The next three albums were announced as a triptych entitled The Perfect Vision, with spoken word pieces assembled and inspired from the work of three French poets Antonin Artaud, Arthur Rimbaud, and René Daumal. The Soundwalk Collective traveled to three regions of the world in an attempt to discover an authentic background ambiance for the words of each writer.


The Peyote Dance (2019) Recorded in the northwestern region of Mexico, the musicians were looking for inspiration in the same manner Antonin Artaud did in 1936. "I am the man who has best charted his inmost self." Humility aside, Artaud did profess an aversion for the external life being led in Europe, Asia, and the United States, and hoped to find a life of simplicity among the indigenous peoples of Mexico. He recognized the many tribes, and spent time with Tarahumara. His written observations inspired the beat writers, and Ferlinghetti's City Lights keeps translations of Artaud's work in print. 

Patti's emotional reading of Indian Culture gives the distinct impression that Artaud was not enthralled with every aspect of Mexico. This track is especially effective and provides a strong introduction to the poetry that follows. A few tracks later in The New Revelations Of Being the tone changes dramatically to an acceptance of the cuture "here where the mother eats her sons / power eats power / short of war" 



Patti writes her own words to deepen the listener's understanding of the reality of Artaud in the poem Ivry:

Slowly, he goes
From the room like any other
Toward the mountain
Toward the mountain
In Mexico
Where the soul quakes
Where the heart aches
To Mexico
Our sleeping friend
So scorned, adorned
One step, then another
From the solitary cell


Mummer Love (2020) Like Artaud, Arthur Rimbaud left France for a time to escape from "western stagnation". Rimbaud chose Africa and ended up in Harar, Ethiopia. The musicians followed his path and spent time with Sufi masters and practioners, recording their music and chants, and ambient sounds. Artaud is given space to speak to us through Patti's voice making this a true and effective collaborative effort. Soundwalk Collective has also made recordings of Rimbaud "Illuminations" which can be accessed on their podcasts page.




Peradim (2020) This recording is based on a fictional "Mount Analogue" by René Daumal. The musicians chose to visit the Himalayas as the source of inspiration for this album. The peradim is also fictional, a precious object harder than diamond that "is revealed only when someone knows they are seeking it." Patti and the Soundwalk team bring these words to life in equally fictional spirituality "we will climb / and not move / a single muscle".  There is a joyous peace throughout this enjoyable album. "The gateway to the invisible / must be visible"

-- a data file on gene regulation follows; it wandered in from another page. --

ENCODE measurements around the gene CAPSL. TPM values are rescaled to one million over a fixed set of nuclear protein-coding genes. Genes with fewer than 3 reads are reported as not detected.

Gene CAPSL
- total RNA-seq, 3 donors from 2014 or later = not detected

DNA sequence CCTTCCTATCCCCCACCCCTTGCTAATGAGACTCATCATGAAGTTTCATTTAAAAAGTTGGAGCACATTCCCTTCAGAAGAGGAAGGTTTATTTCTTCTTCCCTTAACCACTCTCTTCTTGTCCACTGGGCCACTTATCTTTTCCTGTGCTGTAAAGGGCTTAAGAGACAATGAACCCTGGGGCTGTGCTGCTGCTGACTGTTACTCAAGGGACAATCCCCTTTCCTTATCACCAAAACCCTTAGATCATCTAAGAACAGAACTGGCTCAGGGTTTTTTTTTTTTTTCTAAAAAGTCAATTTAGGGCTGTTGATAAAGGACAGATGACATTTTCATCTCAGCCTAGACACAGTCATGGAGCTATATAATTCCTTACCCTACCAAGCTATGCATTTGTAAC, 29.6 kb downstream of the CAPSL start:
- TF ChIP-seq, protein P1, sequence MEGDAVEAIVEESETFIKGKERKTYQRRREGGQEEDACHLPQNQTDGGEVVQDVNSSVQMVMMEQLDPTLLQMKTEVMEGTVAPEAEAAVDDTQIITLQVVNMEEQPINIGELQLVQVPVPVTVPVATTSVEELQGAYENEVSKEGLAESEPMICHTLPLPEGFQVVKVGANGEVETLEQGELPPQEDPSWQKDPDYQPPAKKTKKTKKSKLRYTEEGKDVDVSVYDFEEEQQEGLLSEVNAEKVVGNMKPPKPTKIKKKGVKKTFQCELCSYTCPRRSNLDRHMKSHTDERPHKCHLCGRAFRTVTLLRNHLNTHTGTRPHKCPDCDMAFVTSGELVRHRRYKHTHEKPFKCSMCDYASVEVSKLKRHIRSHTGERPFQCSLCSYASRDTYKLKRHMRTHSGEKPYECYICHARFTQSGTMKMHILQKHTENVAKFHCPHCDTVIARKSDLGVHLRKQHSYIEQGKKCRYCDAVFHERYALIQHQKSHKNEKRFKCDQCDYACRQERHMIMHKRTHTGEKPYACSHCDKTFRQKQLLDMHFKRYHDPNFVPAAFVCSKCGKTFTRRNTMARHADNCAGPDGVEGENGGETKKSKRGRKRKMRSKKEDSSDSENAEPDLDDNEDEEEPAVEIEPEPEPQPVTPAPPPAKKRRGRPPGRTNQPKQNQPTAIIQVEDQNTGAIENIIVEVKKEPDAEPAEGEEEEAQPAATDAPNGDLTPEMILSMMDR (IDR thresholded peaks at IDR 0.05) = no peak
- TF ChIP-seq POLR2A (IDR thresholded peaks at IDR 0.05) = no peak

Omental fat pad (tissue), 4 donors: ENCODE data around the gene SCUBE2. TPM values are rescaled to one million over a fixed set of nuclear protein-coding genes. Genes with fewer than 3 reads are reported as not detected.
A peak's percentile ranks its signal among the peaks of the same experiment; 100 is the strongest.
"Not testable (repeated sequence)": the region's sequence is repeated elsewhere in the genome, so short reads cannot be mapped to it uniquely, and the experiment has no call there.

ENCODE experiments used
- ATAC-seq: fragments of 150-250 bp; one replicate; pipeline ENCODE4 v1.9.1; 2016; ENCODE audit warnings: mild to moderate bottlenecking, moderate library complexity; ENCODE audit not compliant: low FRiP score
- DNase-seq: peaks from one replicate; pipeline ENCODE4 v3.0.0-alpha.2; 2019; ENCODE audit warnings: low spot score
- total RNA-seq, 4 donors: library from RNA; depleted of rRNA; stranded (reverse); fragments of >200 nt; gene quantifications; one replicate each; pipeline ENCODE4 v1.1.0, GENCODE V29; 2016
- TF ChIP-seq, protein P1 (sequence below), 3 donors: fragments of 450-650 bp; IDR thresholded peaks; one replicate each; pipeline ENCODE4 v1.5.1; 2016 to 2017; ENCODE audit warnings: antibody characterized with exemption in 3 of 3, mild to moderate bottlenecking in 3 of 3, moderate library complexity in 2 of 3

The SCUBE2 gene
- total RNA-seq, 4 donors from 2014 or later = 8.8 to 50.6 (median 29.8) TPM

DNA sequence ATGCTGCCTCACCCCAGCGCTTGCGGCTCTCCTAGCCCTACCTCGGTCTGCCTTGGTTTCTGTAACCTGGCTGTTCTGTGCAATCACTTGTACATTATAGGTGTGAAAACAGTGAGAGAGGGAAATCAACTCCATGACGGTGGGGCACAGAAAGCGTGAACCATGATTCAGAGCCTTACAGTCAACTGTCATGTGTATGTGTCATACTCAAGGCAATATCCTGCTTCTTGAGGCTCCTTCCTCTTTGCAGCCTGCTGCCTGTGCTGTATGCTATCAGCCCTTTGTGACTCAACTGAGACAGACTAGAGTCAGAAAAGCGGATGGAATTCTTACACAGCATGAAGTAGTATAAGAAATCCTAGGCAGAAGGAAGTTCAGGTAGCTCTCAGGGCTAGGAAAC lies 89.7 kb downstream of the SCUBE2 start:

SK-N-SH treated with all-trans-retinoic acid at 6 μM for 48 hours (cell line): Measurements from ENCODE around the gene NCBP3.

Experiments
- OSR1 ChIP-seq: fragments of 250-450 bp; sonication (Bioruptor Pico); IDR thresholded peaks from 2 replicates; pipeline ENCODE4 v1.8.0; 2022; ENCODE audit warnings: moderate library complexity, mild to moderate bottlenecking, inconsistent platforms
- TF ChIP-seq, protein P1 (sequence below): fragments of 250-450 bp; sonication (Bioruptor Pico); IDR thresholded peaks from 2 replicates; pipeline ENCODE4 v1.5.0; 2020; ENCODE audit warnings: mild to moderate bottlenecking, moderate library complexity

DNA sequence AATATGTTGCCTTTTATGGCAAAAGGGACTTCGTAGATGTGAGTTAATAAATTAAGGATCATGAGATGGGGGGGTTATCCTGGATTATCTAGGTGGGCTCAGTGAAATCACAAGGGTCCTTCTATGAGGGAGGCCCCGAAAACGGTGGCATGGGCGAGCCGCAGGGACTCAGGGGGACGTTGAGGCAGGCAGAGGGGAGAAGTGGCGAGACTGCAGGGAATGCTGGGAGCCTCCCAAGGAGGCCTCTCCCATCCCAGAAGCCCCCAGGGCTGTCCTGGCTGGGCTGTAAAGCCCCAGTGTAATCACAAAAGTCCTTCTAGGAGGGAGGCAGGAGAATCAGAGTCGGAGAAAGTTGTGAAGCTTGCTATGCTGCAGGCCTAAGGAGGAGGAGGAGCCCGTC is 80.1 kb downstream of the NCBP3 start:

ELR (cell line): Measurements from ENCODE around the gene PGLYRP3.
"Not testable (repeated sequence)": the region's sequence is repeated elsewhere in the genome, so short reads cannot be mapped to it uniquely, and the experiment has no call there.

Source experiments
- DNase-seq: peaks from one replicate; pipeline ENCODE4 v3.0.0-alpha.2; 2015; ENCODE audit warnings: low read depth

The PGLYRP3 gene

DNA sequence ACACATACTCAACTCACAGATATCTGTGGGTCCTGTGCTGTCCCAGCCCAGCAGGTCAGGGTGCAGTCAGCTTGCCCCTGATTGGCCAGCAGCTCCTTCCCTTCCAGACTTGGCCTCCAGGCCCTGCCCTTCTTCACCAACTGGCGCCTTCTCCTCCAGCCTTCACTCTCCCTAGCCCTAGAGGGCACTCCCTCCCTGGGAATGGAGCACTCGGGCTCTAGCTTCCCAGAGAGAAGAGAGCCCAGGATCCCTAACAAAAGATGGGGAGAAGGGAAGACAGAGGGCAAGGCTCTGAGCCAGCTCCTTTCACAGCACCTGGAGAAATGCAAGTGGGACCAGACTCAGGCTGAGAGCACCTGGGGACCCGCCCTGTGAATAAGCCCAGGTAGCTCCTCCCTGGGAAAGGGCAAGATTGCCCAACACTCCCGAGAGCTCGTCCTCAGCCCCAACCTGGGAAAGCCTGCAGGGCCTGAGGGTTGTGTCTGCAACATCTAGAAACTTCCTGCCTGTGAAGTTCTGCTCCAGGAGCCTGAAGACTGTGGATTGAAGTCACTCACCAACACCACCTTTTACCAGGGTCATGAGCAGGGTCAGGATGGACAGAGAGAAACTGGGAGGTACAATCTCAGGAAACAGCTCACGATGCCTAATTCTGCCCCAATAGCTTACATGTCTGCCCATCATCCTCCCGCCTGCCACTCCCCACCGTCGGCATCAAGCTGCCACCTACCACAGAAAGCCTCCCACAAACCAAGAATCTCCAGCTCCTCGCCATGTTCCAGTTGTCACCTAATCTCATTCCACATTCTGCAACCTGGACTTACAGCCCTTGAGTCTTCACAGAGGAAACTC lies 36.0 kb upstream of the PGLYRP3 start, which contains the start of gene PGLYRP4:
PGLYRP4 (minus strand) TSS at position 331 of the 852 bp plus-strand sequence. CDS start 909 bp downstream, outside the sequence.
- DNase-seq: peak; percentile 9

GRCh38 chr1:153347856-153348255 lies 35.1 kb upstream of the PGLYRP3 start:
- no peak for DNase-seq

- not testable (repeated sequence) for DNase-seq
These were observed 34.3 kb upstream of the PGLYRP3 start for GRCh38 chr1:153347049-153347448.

I admit partiality to the final cut and tend to repeat it every time the album plays because a magical feeling of truth comes alive in me as Patti reminds all life is dependent on each other living thing. This lesson is learned by killing an old rock rat, and the energy reminds me of the poetry of Donovan Leitch: "first there is a mountain / then there is no mountain / then there is." Why does the mind make these leaps? We'll never know. Patti Smith and Sound Collective are able to capture that inner kingdom quality we all need from time to time to maintain a sense of mental balance. "Hi-ho / to the mountains go / where all / the flowers grow." 

If I ruled the world, my personal choice for a future Patti and the Collective would be a wild and raucous take on Daumal's Night of Serious Drinking

The Perfect Vision triptych works beautifully as a night of aural exploration into spoken word poetry & spirituality. It was good to experience them one at a time as they were released, and now that they are available to experience as a unit I do believe that when I revisit the set, I'll listen to them in order, in the same manner as I listen to Killer Road in the same session with Nico's final albums. 


Review: Garrison Keillor - The Lake Wobegon Virus

The Lake Wobegon Virus: A Novel by Garrison Keillor

It sure is great when a writer can help readers like me get through a difficult subject with humor, and Garrison manages to do this with four to five out-loud laughs per page. Since I am reviewing this for a literary magazine, I will also mention that the poetry Garrison included in this slim volume about our second favorite small town in America, Lake Wobegon, is great fun. (Of course, everyone's most favorite small town is the one they happen to be holed up in during this crazy year called 2020).


Born to Raise Hell

I got sick of this old town,
No excitement to be found
Now everybody’s telling stories
How I trashed the lavatories
When I walked by the fire barn
I saw the box with the steel arm
I broke the glass, I rang the bell